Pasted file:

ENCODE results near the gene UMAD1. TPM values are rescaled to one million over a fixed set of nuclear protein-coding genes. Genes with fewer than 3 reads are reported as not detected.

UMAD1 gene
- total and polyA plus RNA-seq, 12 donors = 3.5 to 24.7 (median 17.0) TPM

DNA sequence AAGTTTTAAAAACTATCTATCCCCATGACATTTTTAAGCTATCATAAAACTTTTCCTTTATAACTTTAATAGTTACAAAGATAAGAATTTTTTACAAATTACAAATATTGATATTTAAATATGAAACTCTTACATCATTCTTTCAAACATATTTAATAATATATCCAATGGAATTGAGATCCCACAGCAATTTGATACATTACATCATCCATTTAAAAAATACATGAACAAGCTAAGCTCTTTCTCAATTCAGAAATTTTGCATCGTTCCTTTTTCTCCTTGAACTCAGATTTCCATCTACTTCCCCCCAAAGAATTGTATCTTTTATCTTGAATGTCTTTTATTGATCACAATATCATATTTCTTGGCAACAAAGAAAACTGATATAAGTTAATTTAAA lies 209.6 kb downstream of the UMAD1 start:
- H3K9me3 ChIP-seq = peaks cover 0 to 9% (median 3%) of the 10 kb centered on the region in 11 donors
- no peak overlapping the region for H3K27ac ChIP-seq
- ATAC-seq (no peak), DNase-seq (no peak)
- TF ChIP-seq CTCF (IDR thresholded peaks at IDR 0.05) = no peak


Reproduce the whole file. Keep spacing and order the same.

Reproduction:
ENCODE results near the gene UMAD1. TPM values are rescaled to one million over a fixed set of nuclear protein-coding genes. Genes with fewer than 3 reads are reported as not detected.

UMAD1 gene
- total and polyA plus RNA-seq, 12 donors = 3.5 to 24.7 (median 17.0) TPM

DNA sequence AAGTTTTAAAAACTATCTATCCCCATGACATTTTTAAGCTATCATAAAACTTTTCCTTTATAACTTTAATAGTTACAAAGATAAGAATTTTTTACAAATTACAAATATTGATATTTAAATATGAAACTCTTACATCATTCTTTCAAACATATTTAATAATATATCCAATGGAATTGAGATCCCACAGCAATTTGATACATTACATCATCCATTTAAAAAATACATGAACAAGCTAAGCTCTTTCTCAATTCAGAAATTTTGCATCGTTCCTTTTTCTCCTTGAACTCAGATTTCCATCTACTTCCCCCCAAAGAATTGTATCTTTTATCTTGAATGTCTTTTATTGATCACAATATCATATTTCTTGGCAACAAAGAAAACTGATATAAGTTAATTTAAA lies 209.6 kb downstream of the UMAD1 start:
- H3K9me3 ChIP-seq = peaks cover 0 to 9% (median 3%) of the 10 kb centered on the region in 11 donors
- no peak overlapping the region for H3K27ac ChIP-seq
- ATAC-seq (no peak), DNase-seq (no peak)
- TF ChIP-seq CTCF (IDR thresholded peaks at IDR 0.05) = no peak